Google unveiled Android 12L last week, along with a glimpse into the future of Android UI on larger screens. Google implied that their foresight into many mobile devices indicates that a greater emphasis on large-screen devices is required. Today, we’ll look at what Google’s “Android 12L” software will include for Google Pixel devices.
The Google Pixel initiative is the most recent example of Google’s hardware development for Android. Google’s efforts generated software that functioned inside the OS to allow the corporation to provide services for profit. At the same time, Android was designed as open-source software so that anybody could use it. Google has a gadget with the Nexus series of smartphones to give developers the essential Android experience.
The Nexus line was eventually discontinued, and the Pixel series was launched in its place. The Pixel smartphone range isn’t as developer-friendly as the Nexus line. The Google Pixel is a consumer-facing device that may also serve the same goal as the Nexus line: ensuring that Google’s Android intelligent device OS experience is ready for the real world.
An Android Beta program has aided Google’s Android development in recent years. This program primarily targets Pixel smartphones, with some 3rd-party manufacturers seeking to include their devices so that developers may quickly access the latest Android features on their hardware.
Google has a peculiar dilemma on its hands with the introduction of Android 12L. They’re working on an operating system for big screens and morphing screens, but there isn’t yet a Pixel smartphone that meets all criteria.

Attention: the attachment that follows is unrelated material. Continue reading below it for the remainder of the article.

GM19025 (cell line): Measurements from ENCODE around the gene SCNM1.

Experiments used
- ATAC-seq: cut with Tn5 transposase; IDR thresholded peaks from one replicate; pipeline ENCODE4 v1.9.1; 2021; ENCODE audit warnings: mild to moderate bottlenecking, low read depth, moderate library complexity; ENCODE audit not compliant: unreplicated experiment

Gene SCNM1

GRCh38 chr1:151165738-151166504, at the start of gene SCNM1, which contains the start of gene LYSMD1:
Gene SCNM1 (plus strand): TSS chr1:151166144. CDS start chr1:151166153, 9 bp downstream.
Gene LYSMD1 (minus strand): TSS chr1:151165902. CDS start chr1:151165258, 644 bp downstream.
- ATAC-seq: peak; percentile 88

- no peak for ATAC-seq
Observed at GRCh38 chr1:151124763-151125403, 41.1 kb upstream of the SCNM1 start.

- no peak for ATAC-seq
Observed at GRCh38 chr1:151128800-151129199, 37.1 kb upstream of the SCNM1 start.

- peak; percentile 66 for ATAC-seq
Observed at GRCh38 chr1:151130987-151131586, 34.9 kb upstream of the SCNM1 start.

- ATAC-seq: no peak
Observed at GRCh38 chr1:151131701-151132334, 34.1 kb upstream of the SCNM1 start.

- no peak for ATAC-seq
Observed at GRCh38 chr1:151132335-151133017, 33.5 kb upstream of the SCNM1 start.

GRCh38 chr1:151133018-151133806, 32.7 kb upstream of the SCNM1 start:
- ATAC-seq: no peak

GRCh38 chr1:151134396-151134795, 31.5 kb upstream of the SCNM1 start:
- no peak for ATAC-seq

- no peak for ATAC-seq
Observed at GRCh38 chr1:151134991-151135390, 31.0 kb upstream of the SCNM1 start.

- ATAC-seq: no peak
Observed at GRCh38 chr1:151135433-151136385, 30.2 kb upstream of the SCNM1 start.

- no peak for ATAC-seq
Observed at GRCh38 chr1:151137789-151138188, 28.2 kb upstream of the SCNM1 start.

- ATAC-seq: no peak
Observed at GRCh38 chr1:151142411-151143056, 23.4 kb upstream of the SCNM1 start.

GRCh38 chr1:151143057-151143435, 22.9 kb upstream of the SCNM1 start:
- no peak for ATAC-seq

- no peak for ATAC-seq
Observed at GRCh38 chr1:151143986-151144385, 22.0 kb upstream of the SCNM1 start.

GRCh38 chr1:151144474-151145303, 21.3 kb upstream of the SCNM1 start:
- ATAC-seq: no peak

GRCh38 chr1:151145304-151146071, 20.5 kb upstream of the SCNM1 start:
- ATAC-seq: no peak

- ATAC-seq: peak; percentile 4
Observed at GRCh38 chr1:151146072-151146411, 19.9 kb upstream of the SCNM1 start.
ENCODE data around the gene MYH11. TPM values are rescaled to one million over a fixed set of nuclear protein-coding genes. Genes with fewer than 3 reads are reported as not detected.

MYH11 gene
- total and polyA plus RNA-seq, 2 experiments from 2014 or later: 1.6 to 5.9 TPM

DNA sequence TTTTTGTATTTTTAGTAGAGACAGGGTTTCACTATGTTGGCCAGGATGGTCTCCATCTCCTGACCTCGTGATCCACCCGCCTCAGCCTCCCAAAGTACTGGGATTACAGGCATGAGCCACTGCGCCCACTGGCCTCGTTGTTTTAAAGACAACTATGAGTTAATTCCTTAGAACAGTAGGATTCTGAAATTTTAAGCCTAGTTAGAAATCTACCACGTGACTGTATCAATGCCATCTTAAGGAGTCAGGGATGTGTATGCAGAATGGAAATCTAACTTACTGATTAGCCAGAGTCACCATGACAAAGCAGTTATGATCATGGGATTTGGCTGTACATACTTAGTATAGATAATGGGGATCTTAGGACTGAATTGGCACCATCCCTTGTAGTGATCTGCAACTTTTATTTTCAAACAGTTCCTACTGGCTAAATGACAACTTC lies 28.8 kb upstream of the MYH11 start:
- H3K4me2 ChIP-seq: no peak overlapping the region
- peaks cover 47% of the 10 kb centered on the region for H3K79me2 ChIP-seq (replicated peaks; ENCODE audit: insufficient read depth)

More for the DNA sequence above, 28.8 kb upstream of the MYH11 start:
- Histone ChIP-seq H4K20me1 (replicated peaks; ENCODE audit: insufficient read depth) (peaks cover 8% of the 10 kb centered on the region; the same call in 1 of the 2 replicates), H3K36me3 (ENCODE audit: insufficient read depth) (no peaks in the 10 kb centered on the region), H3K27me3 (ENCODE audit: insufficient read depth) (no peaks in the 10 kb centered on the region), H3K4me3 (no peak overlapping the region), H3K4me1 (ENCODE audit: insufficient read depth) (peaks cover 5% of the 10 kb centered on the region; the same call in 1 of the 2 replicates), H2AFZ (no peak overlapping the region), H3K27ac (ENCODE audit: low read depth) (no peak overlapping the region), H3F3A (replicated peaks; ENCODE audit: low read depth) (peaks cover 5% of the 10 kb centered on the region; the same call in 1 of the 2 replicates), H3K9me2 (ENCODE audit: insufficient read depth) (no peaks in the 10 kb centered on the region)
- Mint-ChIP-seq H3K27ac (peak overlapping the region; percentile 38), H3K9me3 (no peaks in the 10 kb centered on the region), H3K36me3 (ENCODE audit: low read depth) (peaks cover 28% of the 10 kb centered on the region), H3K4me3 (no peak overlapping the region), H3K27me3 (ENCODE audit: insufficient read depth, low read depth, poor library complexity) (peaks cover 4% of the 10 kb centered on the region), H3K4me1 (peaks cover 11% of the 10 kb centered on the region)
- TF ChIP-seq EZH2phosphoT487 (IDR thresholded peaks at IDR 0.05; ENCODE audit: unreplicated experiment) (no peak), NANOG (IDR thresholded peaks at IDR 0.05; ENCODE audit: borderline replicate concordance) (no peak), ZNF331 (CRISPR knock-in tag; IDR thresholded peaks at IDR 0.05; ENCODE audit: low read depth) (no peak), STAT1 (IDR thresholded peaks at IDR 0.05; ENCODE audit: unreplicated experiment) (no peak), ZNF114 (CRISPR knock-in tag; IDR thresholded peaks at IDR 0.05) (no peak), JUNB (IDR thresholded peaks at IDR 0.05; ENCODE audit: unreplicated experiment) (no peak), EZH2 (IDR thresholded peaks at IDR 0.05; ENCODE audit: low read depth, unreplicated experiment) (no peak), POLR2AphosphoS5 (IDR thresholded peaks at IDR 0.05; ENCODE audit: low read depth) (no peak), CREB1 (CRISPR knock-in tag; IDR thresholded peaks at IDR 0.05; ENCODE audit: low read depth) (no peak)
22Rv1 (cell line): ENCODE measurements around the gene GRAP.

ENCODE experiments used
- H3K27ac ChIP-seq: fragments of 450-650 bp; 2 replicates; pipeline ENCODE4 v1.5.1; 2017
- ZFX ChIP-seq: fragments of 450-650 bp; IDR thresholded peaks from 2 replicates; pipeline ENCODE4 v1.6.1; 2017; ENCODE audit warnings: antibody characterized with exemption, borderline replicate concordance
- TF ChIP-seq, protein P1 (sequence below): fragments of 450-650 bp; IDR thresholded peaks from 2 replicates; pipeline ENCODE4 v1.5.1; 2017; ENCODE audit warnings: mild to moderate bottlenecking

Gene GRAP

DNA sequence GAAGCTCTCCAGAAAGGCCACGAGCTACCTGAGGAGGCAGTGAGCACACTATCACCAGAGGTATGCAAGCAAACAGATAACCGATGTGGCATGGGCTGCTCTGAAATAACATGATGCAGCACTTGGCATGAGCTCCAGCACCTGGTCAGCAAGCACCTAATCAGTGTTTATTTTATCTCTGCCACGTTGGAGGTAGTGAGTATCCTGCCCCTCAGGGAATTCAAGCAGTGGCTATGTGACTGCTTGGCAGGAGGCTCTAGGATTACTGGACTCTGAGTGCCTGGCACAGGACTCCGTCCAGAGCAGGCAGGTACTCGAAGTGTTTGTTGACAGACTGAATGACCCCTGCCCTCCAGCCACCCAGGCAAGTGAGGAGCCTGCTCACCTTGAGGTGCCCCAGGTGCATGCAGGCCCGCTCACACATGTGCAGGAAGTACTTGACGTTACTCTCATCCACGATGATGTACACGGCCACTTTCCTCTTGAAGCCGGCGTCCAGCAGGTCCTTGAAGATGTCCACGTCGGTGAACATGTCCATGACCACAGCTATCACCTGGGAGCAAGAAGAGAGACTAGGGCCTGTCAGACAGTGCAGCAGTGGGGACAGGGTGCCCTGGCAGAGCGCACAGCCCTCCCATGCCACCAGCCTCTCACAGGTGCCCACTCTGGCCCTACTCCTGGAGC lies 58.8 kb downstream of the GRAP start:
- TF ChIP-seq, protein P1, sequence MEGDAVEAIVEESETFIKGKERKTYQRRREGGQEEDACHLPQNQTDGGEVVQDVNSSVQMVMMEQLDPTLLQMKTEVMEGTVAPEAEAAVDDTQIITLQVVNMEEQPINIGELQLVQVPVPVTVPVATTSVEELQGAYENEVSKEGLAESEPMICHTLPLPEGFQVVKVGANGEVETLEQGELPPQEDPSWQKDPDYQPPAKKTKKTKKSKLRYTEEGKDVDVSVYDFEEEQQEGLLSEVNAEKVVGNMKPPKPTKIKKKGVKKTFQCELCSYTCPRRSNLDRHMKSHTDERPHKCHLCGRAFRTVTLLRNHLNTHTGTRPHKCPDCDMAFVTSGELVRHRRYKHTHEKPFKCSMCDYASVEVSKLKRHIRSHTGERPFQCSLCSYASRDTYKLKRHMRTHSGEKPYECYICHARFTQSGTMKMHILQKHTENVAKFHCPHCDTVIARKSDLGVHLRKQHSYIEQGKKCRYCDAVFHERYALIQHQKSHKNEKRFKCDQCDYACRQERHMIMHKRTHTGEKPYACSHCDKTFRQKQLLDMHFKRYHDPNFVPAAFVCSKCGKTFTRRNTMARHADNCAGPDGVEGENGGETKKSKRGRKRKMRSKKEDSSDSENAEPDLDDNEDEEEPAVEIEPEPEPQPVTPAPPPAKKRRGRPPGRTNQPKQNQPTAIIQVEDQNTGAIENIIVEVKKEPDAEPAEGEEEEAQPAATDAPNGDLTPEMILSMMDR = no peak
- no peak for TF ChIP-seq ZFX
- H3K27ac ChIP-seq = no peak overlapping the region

Despite this, Google will allow the most recent versions of Google Pixel smartphones to participate in the Android Beta program, with a December 2021 release date. There will be separate releases in December 2021, January 2022, February 2022, and “Q1 2022.” Beta 2 begins in January with Final APIs, Beta 3 follows in February with incremental changes, and Google plans to release Final Release in Q1 (likely March).
You’ll be able to join the Android Beta program for Android 12L in March if you have a Google Pixel 4, 4a, 4a (5G), 5, 5a with 5G, Pixel 6, or Pixel 6 Pro.
We’re hopeful that this won’t lead to a repeat of the Android 3.0 Honeycomb scenario. We were so enthralled by any minor UI tweak or feature update back then that we tested everything on any Android device we could get our hands-on.
Android 3.0 Honeycomb was designed for all Android devices but with a particular emphasis on tablets. In 2021 and 2022, Google appears to be far more aware of the beast’s hungry nature, so we’re holding out hope that we won’t witness dual-screen lunacy on a Palm Phone and keeping my fingers crossed for sanity!